The high costs of in-river sand dredging include:
- Endangering water quality: Dredging stirs up silt that kills mussels and other aquatic life and is expensive to remove from drinking water.
- Increased pollution: Dredging churns up old industrial pollutants like PCBs and heavy metals that have settled to the river bottom, adding to the river’s contamination levels.
- Threats to key infrastructure: Dredging damages and destabilizes the river channel and thus risks endangering expensive, valuable infrastructure such as bridges, flood control structures, intake pipes for public water supplies, power plants, manufacturing, etc.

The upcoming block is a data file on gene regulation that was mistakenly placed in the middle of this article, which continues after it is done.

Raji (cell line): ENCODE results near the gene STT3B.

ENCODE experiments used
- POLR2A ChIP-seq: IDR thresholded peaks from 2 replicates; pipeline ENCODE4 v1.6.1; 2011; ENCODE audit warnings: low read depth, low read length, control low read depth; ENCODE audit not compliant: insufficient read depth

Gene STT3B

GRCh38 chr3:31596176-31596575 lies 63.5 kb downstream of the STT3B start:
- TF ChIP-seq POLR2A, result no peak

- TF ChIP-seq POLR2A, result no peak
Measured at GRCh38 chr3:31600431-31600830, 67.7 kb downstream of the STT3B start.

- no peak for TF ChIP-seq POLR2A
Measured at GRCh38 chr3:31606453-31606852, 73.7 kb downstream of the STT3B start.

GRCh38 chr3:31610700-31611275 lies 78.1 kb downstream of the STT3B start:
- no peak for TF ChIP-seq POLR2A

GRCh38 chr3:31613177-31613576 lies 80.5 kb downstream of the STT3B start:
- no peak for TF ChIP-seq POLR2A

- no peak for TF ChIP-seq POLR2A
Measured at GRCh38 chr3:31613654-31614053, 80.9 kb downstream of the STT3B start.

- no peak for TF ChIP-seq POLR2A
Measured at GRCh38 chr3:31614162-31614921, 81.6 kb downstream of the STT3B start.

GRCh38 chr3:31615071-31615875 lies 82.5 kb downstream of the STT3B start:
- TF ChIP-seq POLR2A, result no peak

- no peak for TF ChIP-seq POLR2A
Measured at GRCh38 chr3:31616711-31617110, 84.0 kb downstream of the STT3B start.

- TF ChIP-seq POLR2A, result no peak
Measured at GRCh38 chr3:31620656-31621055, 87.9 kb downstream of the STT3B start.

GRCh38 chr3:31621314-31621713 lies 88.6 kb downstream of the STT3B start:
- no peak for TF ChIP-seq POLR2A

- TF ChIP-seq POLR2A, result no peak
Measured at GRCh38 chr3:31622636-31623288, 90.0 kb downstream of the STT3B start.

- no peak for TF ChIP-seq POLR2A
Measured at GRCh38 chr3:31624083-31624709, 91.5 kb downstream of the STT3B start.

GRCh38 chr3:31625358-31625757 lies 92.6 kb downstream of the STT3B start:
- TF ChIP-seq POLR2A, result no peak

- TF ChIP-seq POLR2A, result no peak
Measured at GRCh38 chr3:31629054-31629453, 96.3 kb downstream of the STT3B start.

- Jeopardizing riparian property rights: The river automatically seeks to fill the holes that dredging creates, and one way it does this is by carving dirt away from the riverbanks, leading to loss of some of our nation’s most valuable farmland.
- Causing hazardous conditions for recreational boaters: Dredging cables that attach the rigs to the banks are often hidden underwater, and are dangerous for recreational river users. This is especially true for motor boaters who travel at high rates of speed.
- Endangering habitat: Dredging causes erosion that endangers the riparian ecosystem and alters the physical habitat needed by native fishes. Nineteen threatened and endangered fish species have been collected in the Kaw, six since 2006.